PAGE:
ELIAS BOUDINOT IS BORN

   
   
MAY 2ND, 1740
   

 



May 2, 1740: Elias Boudinot is born



On This Day...


May 2, 1740, Elias Boudinot is born. In 1740, Patriot Elias Boudinot is born in Philadelphia, Pennsylvania. Boudinot would serve in numerous positions during the War for Independence, culminating in his role as president of the Continental Congress from 1782 to1783. As president, he signed the Treaty of Paris, ending hostilities with Great Britain.

Boudinot's great-grandfather was a Huguenot (French Protestant) refugee, who fled France for colonial New York in 1687, following the revocation of the Edict of Nantes, which had protected Protestants' right to worship in France, in 1685.

The Boudinot family enjoyed lofty connections among the American colonial elite. Elias' father, a silversmith, was Benjamin Franklin's neighbor and friend in Philadelphia. Elias studied law at the College of New Jersey (now Princeton University), where his brother-in-law and future signer of the Declaration of Independence, Richard Stockton, served as his mentor. Elias furthered ties between the two families by marrying Richard's sister, Hannah Stockton, in 1762. Elias' daughter, Susan Boudinot Bradford, married the future chief justice of Pennsylvania and President George Washington's attorney general, William Bradford. Elias' brother, Elisha, pursued a successful legal career, eventually becoming an associate justice of the Supreme Court of New Jersey from 1798 to 1804.

Beginning in May 1775, Boudinot, a colonel, served the Continental Army as its commissary general for prisoners. This placed Boudinot in charge of the well-being of not only British and Loyalist soldiers in Patriot custody, but also Patriot soldiers in British custody. In November 1777, Boudinot was elected to the Continental Congress. The two posts conflicted and he was forced to delay serving in Congress until July 1778, when a replacement was able to assume his duties as commissary.

During Boudinot's term as president from November 1782 to November 1783, Congress was forced to flee Philadelphia. As a member of the Board of Trustees for the College of New Jersey, Boudinot arranged to have Congress temporarily meet in the school's Nassau Hall in Princeton.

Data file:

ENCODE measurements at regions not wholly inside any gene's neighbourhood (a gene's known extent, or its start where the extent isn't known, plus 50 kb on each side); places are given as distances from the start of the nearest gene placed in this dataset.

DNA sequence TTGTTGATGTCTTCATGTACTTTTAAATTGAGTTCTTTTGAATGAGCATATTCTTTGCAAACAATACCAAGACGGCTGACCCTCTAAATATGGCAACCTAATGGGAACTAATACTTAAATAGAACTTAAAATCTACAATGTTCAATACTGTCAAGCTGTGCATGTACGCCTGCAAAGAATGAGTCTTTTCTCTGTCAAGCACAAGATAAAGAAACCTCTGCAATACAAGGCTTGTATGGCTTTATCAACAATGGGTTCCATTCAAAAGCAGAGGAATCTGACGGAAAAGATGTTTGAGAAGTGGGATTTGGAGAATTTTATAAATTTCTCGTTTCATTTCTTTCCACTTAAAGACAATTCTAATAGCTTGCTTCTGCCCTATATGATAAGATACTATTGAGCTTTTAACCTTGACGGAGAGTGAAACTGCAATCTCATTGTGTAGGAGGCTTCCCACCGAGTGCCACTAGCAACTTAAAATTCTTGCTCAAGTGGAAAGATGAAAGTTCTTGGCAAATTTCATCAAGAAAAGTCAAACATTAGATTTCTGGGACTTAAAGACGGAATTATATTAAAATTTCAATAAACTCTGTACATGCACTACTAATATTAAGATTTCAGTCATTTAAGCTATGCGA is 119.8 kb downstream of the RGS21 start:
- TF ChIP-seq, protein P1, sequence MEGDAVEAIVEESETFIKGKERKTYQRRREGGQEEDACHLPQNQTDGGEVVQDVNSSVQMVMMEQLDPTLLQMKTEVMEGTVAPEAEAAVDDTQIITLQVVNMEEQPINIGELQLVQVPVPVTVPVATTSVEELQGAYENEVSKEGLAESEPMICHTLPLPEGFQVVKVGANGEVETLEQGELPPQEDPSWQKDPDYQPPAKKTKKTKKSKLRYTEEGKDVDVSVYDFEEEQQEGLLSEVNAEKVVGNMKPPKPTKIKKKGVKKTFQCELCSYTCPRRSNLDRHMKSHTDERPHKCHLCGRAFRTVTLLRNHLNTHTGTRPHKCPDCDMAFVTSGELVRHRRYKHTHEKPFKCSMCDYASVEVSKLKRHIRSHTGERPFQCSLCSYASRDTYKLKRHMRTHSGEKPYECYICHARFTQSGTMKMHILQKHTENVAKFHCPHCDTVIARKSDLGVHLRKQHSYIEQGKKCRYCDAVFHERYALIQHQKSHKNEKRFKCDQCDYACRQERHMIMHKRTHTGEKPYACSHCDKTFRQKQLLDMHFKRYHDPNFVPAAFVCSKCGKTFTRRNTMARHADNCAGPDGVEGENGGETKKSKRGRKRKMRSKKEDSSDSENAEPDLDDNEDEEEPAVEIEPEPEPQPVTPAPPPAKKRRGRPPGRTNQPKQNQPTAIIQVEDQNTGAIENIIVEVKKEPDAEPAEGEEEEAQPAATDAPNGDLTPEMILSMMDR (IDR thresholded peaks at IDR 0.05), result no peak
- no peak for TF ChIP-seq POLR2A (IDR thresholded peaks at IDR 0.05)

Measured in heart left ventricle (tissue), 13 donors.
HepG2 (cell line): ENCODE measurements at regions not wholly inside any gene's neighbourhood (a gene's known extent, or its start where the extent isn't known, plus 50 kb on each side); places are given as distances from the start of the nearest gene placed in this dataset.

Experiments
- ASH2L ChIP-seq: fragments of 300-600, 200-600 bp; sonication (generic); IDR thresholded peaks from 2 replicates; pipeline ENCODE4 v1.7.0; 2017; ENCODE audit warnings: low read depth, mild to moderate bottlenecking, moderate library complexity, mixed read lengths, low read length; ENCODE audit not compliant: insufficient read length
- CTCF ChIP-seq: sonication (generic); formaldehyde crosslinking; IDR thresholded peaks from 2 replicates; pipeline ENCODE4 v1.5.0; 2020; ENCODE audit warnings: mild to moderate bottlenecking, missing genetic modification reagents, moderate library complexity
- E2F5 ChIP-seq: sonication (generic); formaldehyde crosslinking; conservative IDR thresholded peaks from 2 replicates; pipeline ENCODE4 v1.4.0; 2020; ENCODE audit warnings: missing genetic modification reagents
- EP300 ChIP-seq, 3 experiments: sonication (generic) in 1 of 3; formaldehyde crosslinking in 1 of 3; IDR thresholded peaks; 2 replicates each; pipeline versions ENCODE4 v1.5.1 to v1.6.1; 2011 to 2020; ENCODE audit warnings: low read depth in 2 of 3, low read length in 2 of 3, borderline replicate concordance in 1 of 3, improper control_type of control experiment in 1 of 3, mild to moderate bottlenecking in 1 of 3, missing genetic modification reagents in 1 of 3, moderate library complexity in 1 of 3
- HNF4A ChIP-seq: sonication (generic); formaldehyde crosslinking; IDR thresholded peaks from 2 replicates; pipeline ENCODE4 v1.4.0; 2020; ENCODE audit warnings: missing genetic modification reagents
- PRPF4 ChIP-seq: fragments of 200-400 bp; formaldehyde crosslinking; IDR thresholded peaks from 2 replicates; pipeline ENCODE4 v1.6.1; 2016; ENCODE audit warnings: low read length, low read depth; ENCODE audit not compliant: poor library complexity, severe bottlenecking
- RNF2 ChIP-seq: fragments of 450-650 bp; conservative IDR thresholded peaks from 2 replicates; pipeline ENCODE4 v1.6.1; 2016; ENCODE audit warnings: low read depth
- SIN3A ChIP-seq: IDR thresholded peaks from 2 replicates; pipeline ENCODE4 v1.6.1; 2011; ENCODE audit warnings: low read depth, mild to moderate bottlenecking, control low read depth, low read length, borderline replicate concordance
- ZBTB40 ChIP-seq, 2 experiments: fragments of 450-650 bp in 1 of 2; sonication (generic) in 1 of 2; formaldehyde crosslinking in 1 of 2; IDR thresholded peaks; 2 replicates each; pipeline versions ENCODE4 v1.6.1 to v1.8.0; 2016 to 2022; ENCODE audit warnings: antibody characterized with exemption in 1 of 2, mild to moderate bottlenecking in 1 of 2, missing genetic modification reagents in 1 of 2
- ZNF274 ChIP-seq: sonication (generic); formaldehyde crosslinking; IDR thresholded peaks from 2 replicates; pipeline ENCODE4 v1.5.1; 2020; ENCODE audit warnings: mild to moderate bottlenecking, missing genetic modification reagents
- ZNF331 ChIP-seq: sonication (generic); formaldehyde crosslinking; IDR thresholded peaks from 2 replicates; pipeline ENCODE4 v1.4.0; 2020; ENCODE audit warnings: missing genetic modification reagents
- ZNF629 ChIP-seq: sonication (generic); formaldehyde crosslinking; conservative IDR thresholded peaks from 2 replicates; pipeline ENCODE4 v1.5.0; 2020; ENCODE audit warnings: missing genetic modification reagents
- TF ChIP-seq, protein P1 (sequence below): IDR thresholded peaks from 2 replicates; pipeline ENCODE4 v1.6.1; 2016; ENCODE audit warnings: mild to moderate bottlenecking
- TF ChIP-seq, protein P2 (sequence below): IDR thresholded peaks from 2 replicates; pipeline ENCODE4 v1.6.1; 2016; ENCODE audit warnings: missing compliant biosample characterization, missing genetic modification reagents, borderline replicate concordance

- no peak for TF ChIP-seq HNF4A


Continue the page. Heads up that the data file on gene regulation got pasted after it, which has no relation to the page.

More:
After the War of Independence, Boudinot went on to represent New Jersey in the U.S. House of Representatives and served as director of the United States Mint under Presidents Washington, Adams, and Jefferson. Later, Boudinot advocated for the rights of African-Americans and Indians as president of the American Bible Society.

The Patriot Elias Boudinot was a philanthropist and very religious. He paid for the education of a young Cherokee man in New England and, out of respect, the young Cherokee adopted his name and became Elias Boudinot (1802-1839). His Cherokee name was Galagina Watie. The first name can be translated as "stag" or "buck" and he was called Buck. He was a prominent member of the Cherokee Nation. He and his brother, Stand Watie, and his uncle, Major Ridge, and his cousin, John Ridge, and several others saw the handwriting on the wall and signed the removal treaty of New Echota and left for the West before those who stubbornly resisted and were later forcibly removed on the Trail of Tears. Because of their assessment of their chances, including the defiance of the Supreme Court voiced by President Jackson, Elias Boudinot, Major Ridge, John Ridge and several others were assassinated in Indian Territory for selling Cherokee land. The killers missed Stand Watie. He eventually became a die hard leader of the Confederates in the Cherokee Nation and was the only Native American general in the WBTS. He was the last Confederate general to surrender. Elias Boudinot's son, another Elias, was the voting delegate of the Cherokee Nation in the Confederate Congress and practiced law for many years in Ft. Smith, AR. A nephew of the later, Frank J. Boudinot, was Principal Chief of the Cherokees, in around 1905, shortly before statehood in 1907. So the name of Boudinot is still a name to conjure with as an integral part of the history of Oklahoma. And it all goes back to the Patriot who believed in educating the Native Americans and spreading the gospel.

Biography: Elias Boudinot

 



 

     

     
     

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